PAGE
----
Jesus’ love for Peter as His enemy
At the same time, our Lord cherished Peter, treasured him, and loved Peter with every fiber of his Sacred Heart. Our Lord wanted Peter near him at very special moments, like the Transfiguration. Peter was precious to Jesus. None of that changed because of Peter’s presumptuous bad advice and inadvertent tempting of our Lord.
And so Jesus loved Peter in this scene by rebuking him, because in that moment, Peter was His enemy.
Loving our enemies is very different that loving those who are not.
This reminds me of Dostoyevsky’s quote in the Brothers Karamazov:
“Love in practice is a harsh and dreadful thing, compared to love in dreams.”
Jesus wasn’t nice to Peter. Jesus was good to Peter, giving him what he needed. We often have to frustrate our enemies if we are to love them.
Let’s bring this home to us, to practical, everyday situations in our lives.
My Spouse, my (temporary) enemy
I argue that in every Catholic marriage on earth today, because spouses sin, because spouses fail to love, there are moments when husbands and wives are enemies, even in generally solid, loving marriages. But temporary enemies.
In every Catholic marriage in our world today, there are moments when the husband and wife are enemies – in a fight, when one spouse is no longer loving each other, when one spouse is lashing out in anger, or when one spouse is giving the other the “silent treatment,” the two are enemies.
But that in itself is no dispensation for the husband not loving the wife, and the wife not loving her husband. Because we are supposed to love our enemies.
Grandma as an enemy in the moment…
And temporary enemies abound in good Catholic families.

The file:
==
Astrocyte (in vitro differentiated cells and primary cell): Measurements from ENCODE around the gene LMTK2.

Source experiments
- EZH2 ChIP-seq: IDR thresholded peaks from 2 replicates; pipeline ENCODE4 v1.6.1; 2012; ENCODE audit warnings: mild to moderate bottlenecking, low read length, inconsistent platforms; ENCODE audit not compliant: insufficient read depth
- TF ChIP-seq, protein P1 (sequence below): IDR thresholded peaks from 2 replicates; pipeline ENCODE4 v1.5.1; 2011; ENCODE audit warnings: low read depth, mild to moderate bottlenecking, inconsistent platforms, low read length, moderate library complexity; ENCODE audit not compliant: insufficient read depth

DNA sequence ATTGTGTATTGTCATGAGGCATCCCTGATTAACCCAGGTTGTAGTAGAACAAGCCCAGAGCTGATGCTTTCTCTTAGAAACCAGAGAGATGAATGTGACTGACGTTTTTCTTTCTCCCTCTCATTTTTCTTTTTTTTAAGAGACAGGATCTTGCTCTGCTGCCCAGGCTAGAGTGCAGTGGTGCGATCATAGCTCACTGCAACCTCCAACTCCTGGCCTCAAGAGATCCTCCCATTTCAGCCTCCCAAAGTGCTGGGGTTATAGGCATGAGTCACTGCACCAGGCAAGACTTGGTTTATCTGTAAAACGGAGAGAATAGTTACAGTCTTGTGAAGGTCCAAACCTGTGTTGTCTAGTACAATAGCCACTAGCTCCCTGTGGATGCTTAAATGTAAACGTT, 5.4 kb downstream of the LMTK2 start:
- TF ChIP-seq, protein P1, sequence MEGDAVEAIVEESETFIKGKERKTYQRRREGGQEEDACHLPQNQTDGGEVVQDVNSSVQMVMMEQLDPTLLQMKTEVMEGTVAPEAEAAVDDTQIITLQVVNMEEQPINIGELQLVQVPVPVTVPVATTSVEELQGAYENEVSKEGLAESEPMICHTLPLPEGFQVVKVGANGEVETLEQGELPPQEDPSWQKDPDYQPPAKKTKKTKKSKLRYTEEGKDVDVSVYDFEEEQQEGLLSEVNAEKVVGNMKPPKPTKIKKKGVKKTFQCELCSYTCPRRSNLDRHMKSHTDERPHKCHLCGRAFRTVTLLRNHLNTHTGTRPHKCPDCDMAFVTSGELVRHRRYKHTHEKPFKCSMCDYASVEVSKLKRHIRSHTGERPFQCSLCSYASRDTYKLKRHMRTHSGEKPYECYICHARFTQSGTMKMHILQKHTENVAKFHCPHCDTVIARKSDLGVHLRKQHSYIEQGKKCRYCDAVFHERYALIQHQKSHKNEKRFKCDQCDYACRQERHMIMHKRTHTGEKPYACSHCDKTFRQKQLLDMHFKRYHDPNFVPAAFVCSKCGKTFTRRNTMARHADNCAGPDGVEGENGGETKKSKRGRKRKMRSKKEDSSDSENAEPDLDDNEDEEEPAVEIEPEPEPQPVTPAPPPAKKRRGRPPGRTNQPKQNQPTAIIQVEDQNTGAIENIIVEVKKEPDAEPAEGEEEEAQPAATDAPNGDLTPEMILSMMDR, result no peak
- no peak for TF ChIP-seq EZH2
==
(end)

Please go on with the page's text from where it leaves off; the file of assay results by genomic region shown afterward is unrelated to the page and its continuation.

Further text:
Let’s say you’re at the family reunion, and Grandma, who drinks to excess (and then gets belligerent), commands her codependent adult son Lester to bring her a beer. Let’s say Lester brings her a Michelob Light (her favorite, she’s got some concerns about maintaining her figure, still) because he wants to be nice to her, and he knows mom really likes beer. He wants to gratify her. He wants to make her happy. He wants her to enjoy the party.
Lester probably does not realize that in that moment, his mother is his enemy, and that to love his mother-enemy in that moment means standing up to her, saying no to her, frustrating her. Not being a “nice” beverage-bringing servant. Grandma has trained Lester to be nice, and not recognize when she is his enemy, drawing him into complicity with her addiction and enabling her vice.
So your enemies don’t have to be mean and nasty. They don’t have to constantly opposed to you. They just have to not be loving you and accompanying you toward the highest goods.
More about Peter
For more much, much more about Peter’s personality, his impulsivity and his relationship with our Lord, I invite you to listen to Episode 47 of the Interior Integration for Catholics podcast, titled “Shame and Redemption: St. Peter and You.” This 59-minute episode reviews all the major interactions between Peter and Jesus through a psychological lens, to help you really understand more about Peter’s internal experience and through those examples, to help you understand more about your own relationship with Jesus.
Warm regards in Christ and His Mother,